Walton is a small village centred around the church on a small abrupt hill. To the S and E, the trading estate and the British Library depot at Boston Spa to the N, arable agricultural land.
A 12thc W tower survives with a Perpendicular top stage; the nave and chancel are 14thc with added vestry, organ chamber on the chancel and a S porch (Kirk, 1938, with a plan). Plate I in Kirk (1938) shows the church from the SE ‘before 1891’; the E face of the tower is marked by two former roof lines above the nave roof; the nave and chancel walls were covered with ivy. This record is particularly useful, as the modern roof now covers the lower of the two old lines (Plate II). See also Butler (2007, 423).
The W tower has a deep plinth in three stages of plain-and-chamfered layers, rising to about 2 m above ground level. The W face of the tower stands above a fairly steep slope of the churchyard. The window on the W wall is not quite round-headed, perhaps re-made as a pointed window at some date. Kirk states that the tower was clad in the 14thc and shows this layer on his plan. The 12thc tower arch is plain, with plain and chamfered imposts.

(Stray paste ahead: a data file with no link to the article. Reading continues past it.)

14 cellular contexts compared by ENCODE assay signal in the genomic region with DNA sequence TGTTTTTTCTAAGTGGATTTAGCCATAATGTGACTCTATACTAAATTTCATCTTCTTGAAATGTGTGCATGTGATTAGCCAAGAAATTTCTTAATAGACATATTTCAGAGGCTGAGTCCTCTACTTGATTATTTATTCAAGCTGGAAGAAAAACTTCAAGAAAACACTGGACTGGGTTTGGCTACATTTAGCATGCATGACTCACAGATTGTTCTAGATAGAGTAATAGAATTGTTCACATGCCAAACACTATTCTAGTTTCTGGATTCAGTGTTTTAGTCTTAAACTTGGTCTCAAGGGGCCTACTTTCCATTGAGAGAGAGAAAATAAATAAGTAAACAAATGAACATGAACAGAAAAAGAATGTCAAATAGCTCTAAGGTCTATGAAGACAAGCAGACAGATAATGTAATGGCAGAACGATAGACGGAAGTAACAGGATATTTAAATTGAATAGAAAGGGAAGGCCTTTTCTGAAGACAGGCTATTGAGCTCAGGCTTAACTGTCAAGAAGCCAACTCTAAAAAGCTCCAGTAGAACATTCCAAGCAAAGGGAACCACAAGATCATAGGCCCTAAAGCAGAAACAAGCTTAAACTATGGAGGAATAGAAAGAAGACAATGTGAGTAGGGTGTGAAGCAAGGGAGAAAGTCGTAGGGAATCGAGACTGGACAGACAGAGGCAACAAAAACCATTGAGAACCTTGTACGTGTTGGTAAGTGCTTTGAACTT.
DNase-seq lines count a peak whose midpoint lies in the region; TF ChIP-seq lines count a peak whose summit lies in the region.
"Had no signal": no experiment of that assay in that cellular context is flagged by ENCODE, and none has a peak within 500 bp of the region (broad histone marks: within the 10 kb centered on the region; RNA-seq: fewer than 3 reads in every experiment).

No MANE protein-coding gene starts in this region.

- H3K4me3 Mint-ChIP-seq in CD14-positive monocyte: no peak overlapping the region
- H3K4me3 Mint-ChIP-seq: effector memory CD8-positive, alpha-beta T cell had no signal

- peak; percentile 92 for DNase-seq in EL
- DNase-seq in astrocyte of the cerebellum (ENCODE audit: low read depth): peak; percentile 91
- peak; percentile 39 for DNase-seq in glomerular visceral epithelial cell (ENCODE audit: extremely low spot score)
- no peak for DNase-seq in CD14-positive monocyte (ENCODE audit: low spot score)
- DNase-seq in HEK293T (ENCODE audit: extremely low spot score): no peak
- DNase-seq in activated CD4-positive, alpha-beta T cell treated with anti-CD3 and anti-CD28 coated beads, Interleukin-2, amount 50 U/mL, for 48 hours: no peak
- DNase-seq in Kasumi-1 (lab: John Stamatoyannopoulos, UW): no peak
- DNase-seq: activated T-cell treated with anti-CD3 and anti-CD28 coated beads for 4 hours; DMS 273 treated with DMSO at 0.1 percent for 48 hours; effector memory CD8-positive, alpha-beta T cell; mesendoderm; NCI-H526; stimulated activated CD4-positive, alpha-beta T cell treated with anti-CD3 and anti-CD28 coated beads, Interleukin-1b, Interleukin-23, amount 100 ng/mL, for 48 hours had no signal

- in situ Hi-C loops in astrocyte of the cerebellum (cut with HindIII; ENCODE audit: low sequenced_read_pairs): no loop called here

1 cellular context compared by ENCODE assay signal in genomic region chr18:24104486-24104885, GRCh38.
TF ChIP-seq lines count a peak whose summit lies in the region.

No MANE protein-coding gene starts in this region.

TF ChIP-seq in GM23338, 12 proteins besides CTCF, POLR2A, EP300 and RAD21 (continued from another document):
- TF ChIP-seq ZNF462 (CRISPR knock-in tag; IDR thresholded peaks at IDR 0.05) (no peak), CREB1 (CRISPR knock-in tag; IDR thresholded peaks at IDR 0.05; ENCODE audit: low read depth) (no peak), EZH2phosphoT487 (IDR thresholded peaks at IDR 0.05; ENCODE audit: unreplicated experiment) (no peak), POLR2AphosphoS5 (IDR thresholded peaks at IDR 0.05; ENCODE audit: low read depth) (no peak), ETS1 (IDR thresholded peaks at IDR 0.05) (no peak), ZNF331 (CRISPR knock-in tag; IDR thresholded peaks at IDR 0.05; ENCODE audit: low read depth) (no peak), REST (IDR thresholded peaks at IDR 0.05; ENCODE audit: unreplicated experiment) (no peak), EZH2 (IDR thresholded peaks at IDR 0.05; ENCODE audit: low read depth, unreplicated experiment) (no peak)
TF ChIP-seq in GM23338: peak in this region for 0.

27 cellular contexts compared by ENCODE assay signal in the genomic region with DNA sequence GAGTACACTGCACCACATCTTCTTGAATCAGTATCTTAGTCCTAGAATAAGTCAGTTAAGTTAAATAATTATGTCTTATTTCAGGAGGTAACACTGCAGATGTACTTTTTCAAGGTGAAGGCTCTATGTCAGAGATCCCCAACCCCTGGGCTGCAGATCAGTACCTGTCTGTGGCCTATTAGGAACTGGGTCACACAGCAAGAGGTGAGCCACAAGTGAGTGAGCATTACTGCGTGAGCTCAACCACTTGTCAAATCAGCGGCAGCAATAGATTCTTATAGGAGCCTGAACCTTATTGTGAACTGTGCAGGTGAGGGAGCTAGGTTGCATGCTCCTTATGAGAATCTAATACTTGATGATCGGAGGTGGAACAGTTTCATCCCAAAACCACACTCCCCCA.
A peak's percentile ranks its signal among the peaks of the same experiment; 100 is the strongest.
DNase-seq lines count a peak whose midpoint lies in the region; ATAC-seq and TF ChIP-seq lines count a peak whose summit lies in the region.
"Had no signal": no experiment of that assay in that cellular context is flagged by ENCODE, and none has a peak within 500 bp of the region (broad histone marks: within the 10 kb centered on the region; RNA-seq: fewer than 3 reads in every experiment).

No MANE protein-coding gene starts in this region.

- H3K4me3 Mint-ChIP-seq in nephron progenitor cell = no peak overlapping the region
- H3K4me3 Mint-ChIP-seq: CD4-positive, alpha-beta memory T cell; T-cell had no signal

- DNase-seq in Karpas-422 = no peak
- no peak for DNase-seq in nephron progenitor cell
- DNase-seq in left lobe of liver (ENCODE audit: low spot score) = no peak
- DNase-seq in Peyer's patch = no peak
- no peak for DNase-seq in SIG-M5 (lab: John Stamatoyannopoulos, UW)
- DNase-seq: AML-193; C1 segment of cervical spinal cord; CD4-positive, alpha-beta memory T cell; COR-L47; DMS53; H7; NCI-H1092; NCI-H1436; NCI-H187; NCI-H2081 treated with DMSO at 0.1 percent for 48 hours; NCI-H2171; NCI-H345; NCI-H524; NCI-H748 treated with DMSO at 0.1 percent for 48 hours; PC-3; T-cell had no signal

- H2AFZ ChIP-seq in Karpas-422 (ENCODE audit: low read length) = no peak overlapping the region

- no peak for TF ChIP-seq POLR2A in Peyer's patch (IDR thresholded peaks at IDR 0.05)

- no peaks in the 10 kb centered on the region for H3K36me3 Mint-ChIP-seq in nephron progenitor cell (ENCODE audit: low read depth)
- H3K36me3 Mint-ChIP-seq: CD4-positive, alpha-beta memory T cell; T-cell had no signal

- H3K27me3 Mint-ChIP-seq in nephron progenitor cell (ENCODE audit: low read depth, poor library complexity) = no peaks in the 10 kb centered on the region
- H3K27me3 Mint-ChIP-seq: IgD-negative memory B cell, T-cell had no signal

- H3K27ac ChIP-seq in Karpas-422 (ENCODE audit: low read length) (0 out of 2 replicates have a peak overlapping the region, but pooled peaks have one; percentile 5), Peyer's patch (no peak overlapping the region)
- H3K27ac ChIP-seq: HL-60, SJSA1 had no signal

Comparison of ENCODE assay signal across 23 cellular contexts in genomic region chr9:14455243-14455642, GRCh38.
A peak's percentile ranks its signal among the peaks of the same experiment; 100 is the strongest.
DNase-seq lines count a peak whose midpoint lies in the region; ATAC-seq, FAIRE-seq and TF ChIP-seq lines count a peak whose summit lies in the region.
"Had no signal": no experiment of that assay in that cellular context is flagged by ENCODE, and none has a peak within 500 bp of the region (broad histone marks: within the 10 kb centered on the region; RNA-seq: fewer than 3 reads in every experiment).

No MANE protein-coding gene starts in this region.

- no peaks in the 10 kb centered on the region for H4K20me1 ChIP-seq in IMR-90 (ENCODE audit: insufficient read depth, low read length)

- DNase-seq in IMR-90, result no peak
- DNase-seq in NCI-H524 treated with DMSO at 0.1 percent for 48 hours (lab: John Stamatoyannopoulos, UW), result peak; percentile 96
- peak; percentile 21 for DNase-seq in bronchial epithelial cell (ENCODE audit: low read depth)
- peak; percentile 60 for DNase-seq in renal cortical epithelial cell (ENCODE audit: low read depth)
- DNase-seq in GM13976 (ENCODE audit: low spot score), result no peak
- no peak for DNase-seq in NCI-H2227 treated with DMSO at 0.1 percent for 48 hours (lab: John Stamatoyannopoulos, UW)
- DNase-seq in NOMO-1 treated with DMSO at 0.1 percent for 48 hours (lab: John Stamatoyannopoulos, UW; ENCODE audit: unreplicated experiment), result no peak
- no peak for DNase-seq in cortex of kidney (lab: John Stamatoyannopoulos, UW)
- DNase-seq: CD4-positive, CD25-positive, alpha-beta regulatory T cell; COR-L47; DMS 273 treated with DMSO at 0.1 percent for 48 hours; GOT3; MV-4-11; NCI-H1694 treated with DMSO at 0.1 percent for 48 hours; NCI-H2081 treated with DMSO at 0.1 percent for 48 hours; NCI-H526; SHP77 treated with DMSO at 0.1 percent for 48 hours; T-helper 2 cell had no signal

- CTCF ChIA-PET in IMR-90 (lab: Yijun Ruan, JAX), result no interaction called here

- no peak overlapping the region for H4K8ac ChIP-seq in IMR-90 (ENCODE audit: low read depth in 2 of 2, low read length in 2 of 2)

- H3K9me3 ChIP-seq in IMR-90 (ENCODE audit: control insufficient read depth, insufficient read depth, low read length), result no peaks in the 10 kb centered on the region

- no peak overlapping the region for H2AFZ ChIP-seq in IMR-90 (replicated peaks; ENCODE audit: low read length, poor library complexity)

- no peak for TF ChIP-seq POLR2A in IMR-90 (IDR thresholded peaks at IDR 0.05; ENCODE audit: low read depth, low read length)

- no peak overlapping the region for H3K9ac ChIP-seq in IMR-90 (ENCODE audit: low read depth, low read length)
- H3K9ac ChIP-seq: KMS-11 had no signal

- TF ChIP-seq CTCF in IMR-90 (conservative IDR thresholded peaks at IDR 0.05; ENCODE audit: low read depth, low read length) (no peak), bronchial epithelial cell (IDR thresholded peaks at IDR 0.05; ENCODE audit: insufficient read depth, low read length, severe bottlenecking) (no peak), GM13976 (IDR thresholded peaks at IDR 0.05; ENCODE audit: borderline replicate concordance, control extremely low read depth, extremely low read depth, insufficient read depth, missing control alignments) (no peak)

There is no mention of a church here in the Domesday Book, although it is a small settlement it is assessed highly for tax and was worth £4 to the six thanes who held the lordship. Kirk (1938b) says that a ‘chapel of Walton’ was mentioned in a grant which seems to have been made in the mid-12thc. Faull and Moorhouse (1981) say that Walton-in-Ainsty was in the Mowbray fee, and held in 1166 in the right of Juetta de Arches by her husband. It was originally a chapel-of-ease to Thorp Arch (Ryder 1993, 178).
|Width of opening||1.45 m|
L. A. S. Butler, ed., The Yorkshire Church Notes of Sir Stephen Glynne (1825-1874), Yorkshire Archaeological Society record series 159, Woodbridge 2007.
M. L. Faull and S. A. Moorhouse, West Yorkshire: an archaeological survey to AD 1500, Wakefield 1981.
G. E. Kirk, The Church of St. Peter, Walton in the Ainsty of York, Leeds 1938.
N. Pevsner and E. Radcliffe, The Buildings of England: Yorkshire: West Riding, 2nd ed, Harmondsworth 1967, 536.
P. F. Ryder, Medieval Churches of West Yorkshire, West Yorkshire Archaeology Service, Wakefield 1993.